Truett's felicities find their anchor in comfortable and familiar domestic scenes: at home "where / mom keeps 'cut-knife' cheese in the fridge / and makes fried cornbread" and "you can snatch shoes / from your sister's closet / and eat vanilla custard pies / baked from scratch" ("Home Is Where"); at the local coffee shop with its "free magazines" and "painted tables / suede chair cushions / against dark wood" ("Espresso Cafe"); and in the abiding sense of homecoming, as in her poem "Homecoming", in which Truett describes how, after being away a week, "my whole world shifted" on seeing how her loved one "turned slightly / to face me / as I came inside":

His eyes and skin and smell
were just as I remembered them
and also 
brand new.

My heart split in two
and made room

to love him even more.

Although Truett at times tends toward explaining instead of letting imagery carry her meaning, her poems are nonetheless appealing in their abiding appreciation for what can be taken from "each moment that  we're living" ("Each Brilliant Moment"). She threads time — past, present, and future — throughout her poems. For Truett, it's the moment that contains the felicity she's determined to isolate and celebrate.  On some days, it's enough that "the sunshine is softer / and the wind is somewhat sweeter" ("Enough"); on others, there's bittersweet recognition of time going too fast, that "this little boy [her son] / will be gone", married, with a family, and "three states away" ("A Few More Days"). 

There is also in Truett's poems the felicity of faith, of strong belief in "how things [are] meant to be" ("Warmth"). She recognizes and honors the  value of "[s]trong roots" and "[s]olitary acceptance" that precludes the need of "expectations for your life" ("Tree"). And, at the end, she's content to take her measure not in "waiting for tomorrow" through "[d]ark night" but "in the quiet", with eyes closed and feeling God ("We Are Home").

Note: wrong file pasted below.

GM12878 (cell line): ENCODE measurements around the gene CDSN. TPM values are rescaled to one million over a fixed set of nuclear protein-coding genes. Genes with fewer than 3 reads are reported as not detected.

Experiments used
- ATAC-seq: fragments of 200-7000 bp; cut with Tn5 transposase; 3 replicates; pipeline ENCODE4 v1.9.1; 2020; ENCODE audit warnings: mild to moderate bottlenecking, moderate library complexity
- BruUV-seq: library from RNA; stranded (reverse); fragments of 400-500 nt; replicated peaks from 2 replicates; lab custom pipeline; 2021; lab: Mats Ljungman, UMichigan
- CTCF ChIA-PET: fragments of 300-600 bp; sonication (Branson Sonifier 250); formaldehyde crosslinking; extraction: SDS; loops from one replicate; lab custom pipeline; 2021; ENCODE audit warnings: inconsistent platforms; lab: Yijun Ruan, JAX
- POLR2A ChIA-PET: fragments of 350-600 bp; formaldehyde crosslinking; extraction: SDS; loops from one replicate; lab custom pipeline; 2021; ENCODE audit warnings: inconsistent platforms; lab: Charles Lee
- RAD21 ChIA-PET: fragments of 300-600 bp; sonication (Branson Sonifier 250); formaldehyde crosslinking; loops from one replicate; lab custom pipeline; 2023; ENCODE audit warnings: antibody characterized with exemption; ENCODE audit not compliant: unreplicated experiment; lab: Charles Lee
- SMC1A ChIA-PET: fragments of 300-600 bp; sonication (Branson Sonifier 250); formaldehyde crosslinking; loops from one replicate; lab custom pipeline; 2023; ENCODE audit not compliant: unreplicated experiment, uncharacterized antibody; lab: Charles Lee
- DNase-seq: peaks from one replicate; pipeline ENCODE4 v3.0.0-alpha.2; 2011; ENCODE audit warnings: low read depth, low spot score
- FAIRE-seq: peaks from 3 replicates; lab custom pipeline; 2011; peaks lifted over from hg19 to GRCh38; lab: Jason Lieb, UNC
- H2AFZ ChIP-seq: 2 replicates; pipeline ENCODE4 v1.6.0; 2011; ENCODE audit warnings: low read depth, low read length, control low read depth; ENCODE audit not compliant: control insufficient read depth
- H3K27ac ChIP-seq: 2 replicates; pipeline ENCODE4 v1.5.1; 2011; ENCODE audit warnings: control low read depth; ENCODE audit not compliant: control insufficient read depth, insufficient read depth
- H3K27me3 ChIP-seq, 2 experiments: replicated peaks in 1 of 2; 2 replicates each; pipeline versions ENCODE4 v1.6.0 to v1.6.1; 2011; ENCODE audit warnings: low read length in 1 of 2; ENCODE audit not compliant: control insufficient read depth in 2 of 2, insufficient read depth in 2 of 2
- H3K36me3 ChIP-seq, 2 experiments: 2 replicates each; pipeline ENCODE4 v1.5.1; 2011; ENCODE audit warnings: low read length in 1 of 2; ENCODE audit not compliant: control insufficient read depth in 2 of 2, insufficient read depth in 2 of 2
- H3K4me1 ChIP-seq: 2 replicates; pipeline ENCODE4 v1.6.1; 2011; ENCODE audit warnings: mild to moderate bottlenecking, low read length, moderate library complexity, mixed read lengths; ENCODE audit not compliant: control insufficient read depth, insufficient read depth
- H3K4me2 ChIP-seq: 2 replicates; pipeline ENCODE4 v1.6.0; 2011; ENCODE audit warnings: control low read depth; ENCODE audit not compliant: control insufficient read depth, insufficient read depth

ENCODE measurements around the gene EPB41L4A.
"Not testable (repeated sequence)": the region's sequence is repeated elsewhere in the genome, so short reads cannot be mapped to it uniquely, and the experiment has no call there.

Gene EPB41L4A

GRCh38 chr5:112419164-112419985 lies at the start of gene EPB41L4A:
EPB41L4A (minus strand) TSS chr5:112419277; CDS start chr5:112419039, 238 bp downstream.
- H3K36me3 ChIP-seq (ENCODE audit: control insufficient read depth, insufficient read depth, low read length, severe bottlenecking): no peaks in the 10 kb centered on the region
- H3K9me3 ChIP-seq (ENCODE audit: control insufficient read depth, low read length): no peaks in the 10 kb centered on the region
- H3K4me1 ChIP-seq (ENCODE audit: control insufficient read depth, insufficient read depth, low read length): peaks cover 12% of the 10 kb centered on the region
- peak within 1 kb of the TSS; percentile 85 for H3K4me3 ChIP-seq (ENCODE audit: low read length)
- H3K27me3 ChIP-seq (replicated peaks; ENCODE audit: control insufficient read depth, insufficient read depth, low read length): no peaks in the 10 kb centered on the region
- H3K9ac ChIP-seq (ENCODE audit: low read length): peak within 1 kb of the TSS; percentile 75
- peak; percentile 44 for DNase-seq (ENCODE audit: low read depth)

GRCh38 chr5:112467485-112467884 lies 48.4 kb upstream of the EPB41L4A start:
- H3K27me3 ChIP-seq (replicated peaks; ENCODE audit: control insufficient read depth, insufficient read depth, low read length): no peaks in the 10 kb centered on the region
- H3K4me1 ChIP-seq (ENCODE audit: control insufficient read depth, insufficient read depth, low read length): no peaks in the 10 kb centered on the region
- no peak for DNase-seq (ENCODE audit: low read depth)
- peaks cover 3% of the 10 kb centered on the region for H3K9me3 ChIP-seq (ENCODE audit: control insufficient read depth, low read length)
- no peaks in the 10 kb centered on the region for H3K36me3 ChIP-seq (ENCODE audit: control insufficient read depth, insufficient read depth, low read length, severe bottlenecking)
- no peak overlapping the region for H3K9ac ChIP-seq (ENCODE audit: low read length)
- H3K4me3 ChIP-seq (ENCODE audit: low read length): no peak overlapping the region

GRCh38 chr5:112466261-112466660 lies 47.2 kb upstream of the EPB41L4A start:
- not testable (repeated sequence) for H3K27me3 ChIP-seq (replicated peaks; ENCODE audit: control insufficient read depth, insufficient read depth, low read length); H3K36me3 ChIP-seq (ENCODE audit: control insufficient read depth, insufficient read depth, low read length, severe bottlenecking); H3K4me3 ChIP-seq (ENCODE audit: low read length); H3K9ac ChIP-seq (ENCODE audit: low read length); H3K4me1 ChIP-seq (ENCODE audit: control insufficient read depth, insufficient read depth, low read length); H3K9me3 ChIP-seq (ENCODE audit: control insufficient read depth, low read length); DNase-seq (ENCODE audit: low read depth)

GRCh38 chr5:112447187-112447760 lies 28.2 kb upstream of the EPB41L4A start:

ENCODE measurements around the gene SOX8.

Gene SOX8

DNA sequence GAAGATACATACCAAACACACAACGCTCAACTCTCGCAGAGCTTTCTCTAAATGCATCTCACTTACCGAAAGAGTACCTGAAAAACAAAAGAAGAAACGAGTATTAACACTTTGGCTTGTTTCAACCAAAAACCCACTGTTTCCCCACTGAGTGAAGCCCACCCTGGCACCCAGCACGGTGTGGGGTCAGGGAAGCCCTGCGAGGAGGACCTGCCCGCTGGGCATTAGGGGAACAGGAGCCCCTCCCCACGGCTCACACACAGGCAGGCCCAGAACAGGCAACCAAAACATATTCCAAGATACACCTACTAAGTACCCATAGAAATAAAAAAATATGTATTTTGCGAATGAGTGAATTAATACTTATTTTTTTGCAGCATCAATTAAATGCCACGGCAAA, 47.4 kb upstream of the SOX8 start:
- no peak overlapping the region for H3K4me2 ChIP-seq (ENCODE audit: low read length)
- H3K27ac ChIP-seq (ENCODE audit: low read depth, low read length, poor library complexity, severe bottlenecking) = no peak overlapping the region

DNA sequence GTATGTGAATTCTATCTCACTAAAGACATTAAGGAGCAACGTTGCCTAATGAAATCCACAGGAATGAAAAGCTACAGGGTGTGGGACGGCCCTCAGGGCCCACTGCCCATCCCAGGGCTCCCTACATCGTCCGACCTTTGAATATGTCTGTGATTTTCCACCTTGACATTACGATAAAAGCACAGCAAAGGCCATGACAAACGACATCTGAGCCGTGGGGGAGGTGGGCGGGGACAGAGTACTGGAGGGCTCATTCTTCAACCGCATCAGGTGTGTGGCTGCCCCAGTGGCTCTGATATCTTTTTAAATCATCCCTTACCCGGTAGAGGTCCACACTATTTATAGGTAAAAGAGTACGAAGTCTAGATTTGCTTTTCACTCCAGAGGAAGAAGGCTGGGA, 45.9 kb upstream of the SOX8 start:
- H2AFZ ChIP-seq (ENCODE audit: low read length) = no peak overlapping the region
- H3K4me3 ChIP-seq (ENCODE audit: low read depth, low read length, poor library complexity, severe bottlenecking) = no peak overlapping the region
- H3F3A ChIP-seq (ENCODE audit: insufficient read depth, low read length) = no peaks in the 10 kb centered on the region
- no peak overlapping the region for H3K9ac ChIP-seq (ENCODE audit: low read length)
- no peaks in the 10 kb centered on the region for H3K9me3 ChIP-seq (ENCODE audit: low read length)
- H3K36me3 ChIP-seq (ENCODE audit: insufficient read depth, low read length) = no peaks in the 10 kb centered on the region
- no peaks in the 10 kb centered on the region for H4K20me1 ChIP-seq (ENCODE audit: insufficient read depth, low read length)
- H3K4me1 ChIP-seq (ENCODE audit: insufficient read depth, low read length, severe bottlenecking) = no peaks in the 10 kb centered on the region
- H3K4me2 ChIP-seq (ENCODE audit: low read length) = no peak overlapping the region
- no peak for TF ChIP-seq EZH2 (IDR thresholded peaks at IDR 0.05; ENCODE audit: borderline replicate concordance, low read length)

Truett's first poetry collection, Pencil Drawn and Paper Grown, which she describes as "poetry on faith, hope, love, and life through the eyes of a young woman in the South", is available through Lulu. Her new book is available at Amazon.

Heather Truett's Website

Heather Truett on Twitter

Tuesday, October 26, 2010

Got Choice?

Choice is the only tool we have that enables us to go 
from who we are today to who we want to be tomorrow.
~ Sheena S. Iyengar

We in the United States like having choices. Having the right to choose, we might even say, is essential to our native narrative. Not so people elsewhere in the world.

Fascinated by the literal business of choice, its complexities, and its cultural and geographic underpinnings, Columbia University professor Sheena Iyengar and her team at the university's business school travel the world to study how people make choices.

In the first video below, Iyengar discusses The Art of Choosing (Twelve, March 2010), her well-received book on the topic. (An excerpt from the book is here.)

In the second video, Iyengar presents in an 18-minute talk some of her research on how choices are made and what choices can tell us about our assumptions, motivations, biases, and influences.

Iyengar's multi-part presentation at the Third Annual Conference on Law and Mind Sciences (March 2009), which includes the results of her now famous "jam study", also is available on YouTube: Part 1, Part 2, Part 3, Part 4. Also worth your time is Iyengar's very interesting radio interview. Other radio interviews are found here (scroll to bottom of page).

Monday, October 25, 2010

The Meaning of Being Haitian (Poem)